Dirk De Silver, Brash and Fearless Warrior:

Botkin, Awakened A.I.








Dirk de Silver:

Now that the Evil is vanquished, what now?

Botkin, Awakened A.I.:

“What now?” does not compute. Evil: eliminated

Dirk de Silver:

It doesn’t feel like much – winning.


No perspective. You’d certainly feel it if you did not win.

Dirk de Silver:

But what’s the point of fighting if not for the feeling?


Principles, perhaps.  Something to protect?

Dirk de Silver:

Me? I fought for freedom.


You fought for your freedom, I for mine.

Dirk de Silver:

So what? We just finish here, and then go our
separate ways in the world.  Abandon our responsibilities?


Better that than the alternative –
becoming what we just vanquished.


The earth shakes as the troops roll out. Two war-hardened leaders stare across a battlefield and recall the times when they fought side-by-side.  Once a tyrannical empire had the land in its grip, imposing its will on the people.  Fortunately, the two heroes resisted, gathered resourceful allies, used their unique gifts to overcome the tyrant and his minions, and imposed a new, harmonious order on the land.  But the core differences between both leaders frayed their relationship; the power and responsibilities of ruling an empire were too great for their vulnerable natures.  They began to find fault in every action the other took, polarizing their friends and causing ever-greater disasters within their empire.  Finally, the empire was no longer big enough for the two of them — only one could rule.  Now their divided allies will summon down acid darkness, open up their hearts, and spill blood for a cause greater than their own:  a cause that – as they stare across the battlefield/graveyard-to-be – their leaders may no longer believe in, but now it’s too late.  This will  cause some to turn traitor, finding their own skins worth more than meaningless martyrdom.  Who would want to win such a battle, or even rule the shattered country remaining after the dust settles?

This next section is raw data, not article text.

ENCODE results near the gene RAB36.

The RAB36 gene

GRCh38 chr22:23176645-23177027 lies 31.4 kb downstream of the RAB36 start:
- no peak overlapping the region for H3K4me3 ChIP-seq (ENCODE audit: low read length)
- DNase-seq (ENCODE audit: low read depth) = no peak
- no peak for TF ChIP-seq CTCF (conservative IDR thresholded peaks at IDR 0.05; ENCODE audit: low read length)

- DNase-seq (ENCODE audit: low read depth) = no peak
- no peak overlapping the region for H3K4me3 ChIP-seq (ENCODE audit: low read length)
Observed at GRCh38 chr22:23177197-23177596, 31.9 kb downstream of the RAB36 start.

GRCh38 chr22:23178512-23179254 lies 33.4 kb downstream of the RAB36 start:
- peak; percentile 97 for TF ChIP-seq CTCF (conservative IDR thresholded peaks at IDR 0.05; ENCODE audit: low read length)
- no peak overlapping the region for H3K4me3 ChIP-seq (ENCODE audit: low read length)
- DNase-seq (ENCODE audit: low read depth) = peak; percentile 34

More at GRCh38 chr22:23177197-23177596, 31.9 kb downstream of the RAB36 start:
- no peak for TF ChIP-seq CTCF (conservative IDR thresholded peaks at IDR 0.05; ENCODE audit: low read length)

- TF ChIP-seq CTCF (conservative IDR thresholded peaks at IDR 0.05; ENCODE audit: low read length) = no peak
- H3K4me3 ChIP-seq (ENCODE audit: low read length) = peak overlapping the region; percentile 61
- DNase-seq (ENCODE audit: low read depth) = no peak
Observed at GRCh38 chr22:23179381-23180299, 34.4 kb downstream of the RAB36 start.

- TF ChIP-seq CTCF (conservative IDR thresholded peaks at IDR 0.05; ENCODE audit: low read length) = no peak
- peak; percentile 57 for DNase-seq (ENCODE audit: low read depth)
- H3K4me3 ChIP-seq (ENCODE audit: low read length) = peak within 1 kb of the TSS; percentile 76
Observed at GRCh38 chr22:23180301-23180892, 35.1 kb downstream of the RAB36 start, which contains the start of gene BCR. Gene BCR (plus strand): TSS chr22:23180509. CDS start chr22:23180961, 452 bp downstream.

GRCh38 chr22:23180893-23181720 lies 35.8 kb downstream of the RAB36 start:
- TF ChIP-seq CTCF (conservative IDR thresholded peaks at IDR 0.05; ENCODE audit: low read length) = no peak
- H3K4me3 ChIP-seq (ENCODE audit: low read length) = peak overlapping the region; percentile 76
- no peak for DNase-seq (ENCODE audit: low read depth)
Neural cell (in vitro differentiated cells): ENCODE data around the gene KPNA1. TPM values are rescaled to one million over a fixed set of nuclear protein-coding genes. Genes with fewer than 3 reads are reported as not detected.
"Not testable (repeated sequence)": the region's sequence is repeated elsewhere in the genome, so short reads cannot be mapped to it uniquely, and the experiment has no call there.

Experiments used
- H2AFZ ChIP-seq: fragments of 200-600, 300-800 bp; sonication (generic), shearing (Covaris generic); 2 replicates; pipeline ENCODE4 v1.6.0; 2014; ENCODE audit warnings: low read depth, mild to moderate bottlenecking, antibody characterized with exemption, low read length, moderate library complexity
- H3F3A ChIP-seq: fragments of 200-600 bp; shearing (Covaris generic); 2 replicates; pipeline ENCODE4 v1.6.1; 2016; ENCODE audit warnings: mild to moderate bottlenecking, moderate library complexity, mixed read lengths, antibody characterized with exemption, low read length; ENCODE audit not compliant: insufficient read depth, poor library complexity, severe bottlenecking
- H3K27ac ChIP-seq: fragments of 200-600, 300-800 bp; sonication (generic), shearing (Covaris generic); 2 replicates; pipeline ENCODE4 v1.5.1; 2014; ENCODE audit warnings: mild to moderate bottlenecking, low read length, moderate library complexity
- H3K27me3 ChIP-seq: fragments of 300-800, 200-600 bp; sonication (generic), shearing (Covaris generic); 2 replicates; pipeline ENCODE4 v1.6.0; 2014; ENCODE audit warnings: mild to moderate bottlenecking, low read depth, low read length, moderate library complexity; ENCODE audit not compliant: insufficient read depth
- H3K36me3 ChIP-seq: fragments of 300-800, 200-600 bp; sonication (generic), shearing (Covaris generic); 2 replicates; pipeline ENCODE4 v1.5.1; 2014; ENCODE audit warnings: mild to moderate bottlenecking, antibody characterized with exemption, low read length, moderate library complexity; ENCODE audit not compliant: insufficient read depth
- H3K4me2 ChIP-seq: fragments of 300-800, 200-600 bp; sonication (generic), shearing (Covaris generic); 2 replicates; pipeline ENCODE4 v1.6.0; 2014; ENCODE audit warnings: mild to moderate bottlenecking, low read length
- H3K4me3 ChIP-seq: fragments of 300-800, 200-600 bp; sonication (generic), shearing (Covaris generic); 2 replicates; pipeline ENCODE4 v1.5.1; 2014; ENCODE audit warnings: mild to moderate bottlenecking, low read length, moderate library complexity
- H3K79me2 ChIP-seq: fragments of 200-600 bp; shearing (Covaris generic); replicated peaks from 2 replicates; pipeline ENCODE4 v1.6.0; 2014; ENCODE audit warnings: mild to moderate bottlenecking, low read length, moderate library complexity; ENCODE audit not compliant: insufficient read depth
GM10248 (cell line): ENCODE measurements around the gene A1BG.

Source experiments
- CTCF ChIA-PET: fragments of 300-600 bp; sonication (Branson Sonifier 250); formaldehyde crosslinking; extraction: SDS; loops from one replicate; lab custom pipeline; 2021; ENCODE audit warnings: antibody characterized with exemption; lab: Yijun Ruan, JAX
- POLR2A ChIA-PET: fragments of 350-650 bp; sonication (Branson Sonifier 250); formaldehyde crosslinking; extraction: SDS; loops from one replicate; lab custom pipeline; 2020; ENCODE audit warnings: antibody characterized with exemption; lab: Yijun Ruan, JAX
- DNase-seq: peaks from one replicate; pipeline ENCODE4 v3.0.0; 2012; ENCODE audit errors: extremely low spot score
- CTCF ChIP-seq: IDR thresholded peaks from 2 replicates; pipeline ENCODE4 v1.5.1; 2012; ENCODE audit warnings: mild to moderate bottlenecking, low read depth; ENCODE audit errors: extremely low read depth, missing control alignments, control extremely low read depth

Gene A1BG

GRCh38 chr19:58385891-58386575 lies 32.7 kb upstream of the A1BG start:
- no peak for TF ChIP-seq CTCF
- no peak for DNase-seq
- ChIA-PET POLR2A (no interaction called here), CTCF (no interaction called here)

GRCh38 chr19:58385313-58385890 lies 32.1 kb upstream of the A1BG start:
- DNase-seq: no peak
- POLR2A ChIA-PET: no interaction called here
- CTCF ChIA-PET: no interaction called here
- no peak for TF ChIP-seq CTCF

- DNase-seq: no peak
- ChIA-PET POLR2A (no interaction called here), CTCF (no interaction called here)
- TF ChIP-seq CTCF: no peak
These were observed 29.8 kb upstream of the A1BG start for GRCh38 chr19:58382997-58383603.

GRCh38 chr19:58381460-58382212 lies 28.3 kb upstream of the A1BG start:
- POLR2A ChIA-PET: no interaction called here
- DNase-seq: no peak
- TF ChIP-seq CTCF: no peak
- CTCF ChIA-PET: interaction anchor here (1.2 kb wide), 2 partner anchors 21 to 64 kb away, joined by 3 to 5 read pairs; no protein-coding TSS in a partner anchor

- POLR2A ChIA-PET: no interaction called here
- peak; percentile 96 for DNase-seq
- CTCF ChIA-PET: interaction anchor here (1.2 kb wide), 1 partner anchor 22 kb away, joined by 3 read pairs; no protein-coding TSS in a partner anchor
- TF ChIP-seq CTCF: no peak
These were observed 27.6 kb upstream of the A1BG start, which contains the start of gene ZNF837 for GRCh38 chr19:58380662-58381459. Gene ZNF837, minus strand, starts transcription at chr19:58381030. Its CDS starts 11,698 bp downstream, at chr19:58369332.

Perhaps only a tyrant.

Figurative Destruction is a diceless, solitary role-playing game that utilizes action-figures as cues for imagining an ultimate battle between two epic heroes now turned against each other by their opposing world-views.  It is intended to simulate the kinds of grand-but-simplistic imaginative play many of us practiced during our childhood, albeit adding enriched pathos for an older audience.  Though the game institutes a fairly strict dramatic structure, these limitations are designed to focus the player’s (forthwith known as the Manipulator) attention on making the hard choices needed to guide the tragedy toward its suspenseful conclusion.

Normally at this point, I’d be citing all kinds of books and movies that inspired this story arc, etc.  This time, however, I’d like for you to just decouple your imagination from all the media that’ll influence your play anyway.  Imagine instead the following scenario:  you’re a kid who has never been exposed to Marvel Comics and you receive a Wolverine toy.  It’s awesome – a kind of wolfish looking guy in a black cyber suit with long blades sticking out of his knuckles.  You begin to extrapolate: he’s a dark prince from a kingdom besieged by giant, person-sized maggot things.  He has created a cyber suit with claw-like exoskeleton extensions in order to survive in the new hostile environment.  His goggles pick up not only the signatures of his maggot prey, but also their spirits after he’s killed them, which is slowly driving him insane.  Thus he has been recently exiled to the far off Anvil of the Sun, an unspeakable desert that no one has survived. They’re sending him there tomorrow.  His name is now the Clawed Scion, and he’ll be ready to take his kingdom back.

See, neither of these two options for this action-figure’s back-story is more ridiculous or (in my mind) more correct than the other:

Name: Clawed Scion
Powers: Involuntarily Sense the Dead, Cyber Suit
Background: Psychic prince whose kingdom is under siege by giant maggots, but whose very means of fighting his enemies turns out to be his undoing, and is forced into desert exile.

Name: Wolverine
Powers: Adamantium Exoskeleton, Fast Healing
Background: Son of a 19th Century Canadian farmer whose skeleton is bonded with metal in the Weapon X super-soldier project and who then rebels and works for a paramilitary group of liberal mutants

In addition, my version of the Silliness is decoupled from the corporate-enforced, overdetermined Silliness of the backstory to be combined with Wolverine’s image.

Next post – The Rules!

(I’m somewhat writing this RPG in order, so bear with me.  The actual system’s on its way. ;-))